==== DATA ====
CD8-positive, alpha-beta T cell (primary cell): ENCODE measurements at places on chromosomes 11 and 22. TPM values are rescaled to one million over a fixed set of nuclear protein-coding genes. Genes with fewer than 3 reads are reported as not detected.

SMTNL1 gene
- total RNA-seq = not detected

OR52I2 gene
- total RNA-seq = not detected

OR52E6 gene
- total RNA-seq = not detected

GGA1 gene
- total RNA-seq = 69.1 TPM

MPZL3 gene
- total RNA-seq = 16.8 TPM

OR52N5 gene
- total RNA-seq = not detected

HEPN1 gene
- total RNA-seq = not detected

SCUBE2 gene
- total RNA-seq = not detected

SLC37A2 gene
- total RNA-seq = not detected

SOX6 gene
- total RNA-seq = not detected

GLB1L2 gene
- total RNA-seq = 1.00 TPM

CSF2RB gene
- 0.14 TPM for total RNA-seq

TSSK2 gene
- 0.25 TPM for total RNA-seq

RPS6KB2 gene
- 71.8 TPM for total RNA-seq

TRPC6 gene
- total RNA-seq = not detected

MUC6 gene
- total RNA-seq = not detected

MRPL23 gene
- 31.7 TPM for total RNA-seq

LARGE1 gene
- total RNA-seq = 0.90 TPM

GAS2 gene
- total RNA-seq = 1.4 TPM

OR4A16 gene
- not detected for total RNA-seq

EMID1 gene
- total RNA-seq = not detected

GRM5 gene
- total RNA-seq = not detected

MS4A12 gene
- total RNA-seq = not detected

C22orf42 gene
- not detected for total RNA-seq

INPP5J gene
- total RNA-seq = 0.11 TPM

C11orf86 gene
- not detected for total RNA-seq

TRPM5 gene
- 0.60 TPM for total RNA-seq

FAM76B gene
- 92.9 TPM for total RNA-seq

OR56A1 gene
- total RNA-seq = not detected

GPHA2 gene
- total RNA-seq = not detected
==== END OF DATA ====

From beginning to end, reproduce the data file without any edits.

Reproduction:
CD8-positive, alpha-beta T cell (primary cell): ENCODE measurements at places on chromosomes 11 and 22. TPM values are rescaled to one million over a fixed set of nuclear protein-coding genes. Genes with fewer than 3 reads are reported as not detected.

SMTNL1 gene
- total RNA-seq = not detected

OR52I2 gene
- total RNA-seq = not detected

OR52E6 gene
- total RNA-seq = not detected

GGA1 gene
- total RNA-seq = 69.1 TPM

MPZL3 gene
- total RNA-seq = 16.8 TPM

OR52N5 gene
- total RNA-seq = not detected

HEPN1 gene
- total RNA-seq = not detected

SCUBE2 gene
- total RNA-seq = not detected

SLC37A2 gene
- total RNA-seq = not detected

SOX6 gene
- total RNA-seq = not detected

GLB1L2 gene
- total RNA-seq = 1.00 TPM

CSF2RB gene
- 0.14 TPM for total RNA-seq

TSSK2 gene
- 0.25 TPM for total RNA-seq

RPS6KB2 gene
- 71.8 TPM for total RNA-seq

TRPC6 gene
- total RNA-seq = not detected

MUC6 gene
- total RNA-seq = not detected

MRPL23 gene
- 31.7 TPM for total RNA-seq

LARGE1 gene
- total RNA-seq = 0.90 TPM

GAS2 gene
- total RNA-seq = 1.4 TPM

OR4A16 gene
- not detected for total RNA-seq

EMID1 gene
- total RNA-seq = not detected

GRM5 gene
- total RNA-seq = not detected

MS4A12 gene
- total RNA-seq = not detected

C22orf42 gene
- not detected for total RNA-seq

INPP5J gene
- total RNA-seq = 0.11 TPM

C11orf86 gene
- not detected for total RNA-seq

TRPM5 gene
- 0.60 TPM for total RNA-seq

FAM76B gene
- 92.9 TPM for total RNA-seq

OR56A1 gene
- total RNA-seq = not detected

GPHA2 gene
- total RNA-seq = not detected